ApoE interacts with members of the LDL receptor family and one of the receptors for ApoE, Apoer2, also acts as a signalling receptor for reelin, a protein that is important in the developing brain but also enhances NMDA receptor activity and increases long-term potentiation (LTP) in the adult brain. ApoE4 was found to reduce surface expression of NMDA and AMPA receptors as well as Apoer2 receptors, thereby impairing glutamatergic neurotransmission. β-Amyloid peptide, a hallmark of Alzheimer’s disease, suppresses LTP and the ability of reelin to counter the effects of β-amyloid peptide was almost completely abolished in mice expressing human ApoE4. The team are now trying to understand whether it is possible to build on their findings to develop new treatments for Alzheimer’s disease.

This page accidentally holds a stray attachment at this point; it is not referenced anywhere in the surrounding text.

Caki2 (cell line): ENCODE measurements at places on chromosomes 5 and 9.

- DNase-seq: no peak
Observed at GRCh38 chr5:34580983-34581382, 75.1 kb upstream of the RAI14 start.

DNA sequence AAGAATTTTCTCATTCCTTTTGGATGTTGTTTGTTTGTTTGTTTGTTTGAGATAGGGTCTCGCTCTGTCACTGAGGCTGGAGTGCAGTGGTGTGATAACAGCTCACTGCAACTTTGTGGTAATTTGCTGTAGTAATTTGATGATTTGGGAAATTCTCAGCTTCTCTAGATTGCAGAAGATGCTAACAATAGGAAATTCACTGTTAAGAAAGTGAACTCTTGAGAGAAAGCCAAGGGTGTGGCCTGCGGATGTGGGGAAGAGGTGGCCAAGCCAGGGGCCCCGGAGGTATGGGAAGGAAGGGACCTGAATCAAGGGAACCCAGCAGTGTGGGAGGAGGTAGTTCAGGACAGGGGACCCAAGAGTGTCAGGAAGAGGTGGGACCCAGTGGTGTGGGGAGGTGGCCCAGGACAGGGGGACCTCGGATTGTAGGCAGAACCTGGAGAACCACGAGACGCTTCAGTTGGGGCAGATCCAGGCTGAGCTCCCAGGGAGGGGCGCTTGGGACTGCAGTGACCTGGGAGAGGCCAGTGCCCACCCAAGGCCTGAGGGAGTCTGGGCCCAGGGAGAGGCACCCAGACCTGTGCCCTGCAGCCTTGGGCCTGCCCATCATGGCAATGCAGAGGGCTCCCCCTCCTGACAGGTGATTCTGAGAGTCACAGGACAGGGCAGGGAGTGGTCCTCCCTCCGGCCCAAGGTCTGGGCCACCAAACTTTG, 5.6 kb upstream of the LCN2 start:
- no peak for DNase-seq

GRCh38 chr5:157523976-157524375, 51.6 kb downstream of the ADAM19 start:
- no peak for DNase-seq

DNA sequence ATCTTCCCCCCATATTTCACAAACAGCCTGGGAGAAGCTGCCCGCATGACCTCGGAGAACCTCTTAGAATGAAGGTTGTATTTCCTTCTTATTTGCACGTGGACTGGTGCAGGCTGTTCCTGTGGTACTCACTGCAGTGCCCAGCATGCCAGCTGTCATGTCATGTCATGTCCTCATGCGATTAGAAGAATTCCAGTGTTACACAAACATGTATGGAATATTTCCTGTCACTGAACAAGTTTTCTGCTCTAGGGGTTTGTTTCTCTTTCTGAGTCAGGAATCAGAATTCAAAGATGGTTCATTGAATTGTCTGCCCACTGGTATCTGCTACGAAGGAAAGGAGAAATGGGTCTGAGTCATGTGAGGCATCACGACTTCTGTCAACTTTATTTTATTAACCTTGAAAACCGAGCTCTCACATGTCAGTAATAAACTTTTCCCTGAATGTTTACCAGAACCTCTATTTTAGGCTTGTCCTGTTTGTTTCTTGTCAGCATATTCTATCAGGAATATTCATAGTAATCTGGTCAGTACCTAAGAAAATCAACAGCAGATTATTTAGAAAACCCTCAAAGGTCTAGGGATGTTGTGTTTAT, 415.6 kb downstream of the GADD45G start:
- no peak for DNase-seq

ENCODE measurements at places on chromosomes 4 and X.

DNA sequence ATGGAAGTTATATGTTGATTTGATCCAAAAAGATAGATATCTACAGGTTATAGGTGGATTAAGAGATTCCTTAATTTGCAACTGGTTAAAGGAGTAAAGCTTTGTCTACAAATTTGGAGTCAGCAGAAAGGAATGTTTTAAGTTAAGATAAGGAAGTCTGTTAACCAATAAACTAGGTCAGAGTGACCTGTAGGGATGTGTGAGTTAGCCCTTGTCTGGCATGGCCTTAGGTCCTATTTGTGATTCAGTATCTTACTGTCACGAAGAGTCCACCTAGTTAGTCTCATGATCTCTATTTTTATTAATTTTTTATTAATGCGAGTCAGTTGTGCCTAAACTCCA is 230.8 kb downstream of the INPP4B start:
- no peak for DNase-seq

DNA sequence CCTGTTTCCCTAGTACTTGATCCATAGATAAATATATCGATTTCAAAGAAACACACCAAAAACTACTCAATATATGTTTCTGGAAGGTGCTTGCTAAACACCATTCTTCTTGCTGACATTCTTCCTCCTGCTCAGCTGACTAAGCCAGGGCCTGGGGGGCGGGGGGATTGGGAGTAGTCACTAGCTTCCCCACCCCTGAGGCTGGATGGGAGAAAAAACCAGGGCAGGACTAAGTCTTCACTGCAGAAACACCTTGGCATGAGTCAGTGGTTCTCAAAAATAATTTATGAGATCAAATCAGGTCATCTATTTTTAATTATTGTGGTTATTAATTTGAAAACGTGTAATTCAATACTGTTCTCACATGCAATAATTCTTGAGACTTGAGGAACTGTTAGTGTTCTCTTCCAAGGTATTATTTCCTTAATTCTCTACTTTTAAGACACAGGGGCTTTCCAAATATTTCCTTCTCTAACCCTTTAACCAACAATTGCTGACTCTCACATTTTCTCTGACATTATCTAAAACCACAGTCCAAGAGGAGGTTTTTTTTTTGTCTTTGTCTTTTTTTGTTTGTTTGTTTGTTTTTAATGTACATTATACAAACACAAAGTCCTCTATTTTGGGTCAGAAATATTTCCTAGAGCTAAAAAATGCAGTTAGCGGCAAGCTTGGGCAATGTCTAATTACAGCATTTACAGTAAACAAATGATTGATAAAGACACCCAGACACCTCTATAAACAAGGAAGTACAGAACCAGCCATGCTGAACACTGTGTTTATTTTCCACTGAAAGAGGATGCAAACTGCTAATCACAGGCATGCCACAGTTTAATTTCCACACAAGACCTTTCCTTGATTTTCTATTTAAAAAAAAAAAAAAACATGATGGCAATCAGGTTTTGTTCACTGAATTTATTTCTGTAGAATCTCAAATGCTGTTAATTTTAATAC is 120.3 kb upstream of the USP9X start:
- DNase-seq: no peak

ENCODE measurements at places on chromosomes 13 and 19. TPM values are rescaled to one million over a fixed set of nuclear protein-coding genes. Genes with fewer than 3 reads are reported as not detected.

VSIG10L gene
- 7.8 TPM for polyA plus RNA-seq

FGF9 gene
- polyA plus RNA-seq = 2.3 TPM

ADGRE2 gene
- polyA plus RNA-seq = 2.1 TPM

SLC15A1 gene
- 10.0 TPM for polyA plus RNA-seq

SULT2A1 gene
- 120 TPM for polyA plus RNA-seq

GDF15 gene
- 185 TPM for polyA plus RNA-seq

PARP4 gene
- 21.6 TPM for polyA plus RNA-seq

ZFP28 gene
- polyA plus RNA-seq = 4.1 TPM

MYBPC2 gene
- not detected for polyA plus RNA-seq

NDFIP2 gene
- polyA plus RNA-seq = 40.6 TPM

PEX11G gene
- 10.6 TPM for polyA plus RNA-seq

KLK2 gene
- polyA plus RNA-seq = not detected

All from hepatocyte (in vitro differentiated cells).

The study is published in the Proceedings of the National Academy of Sciences.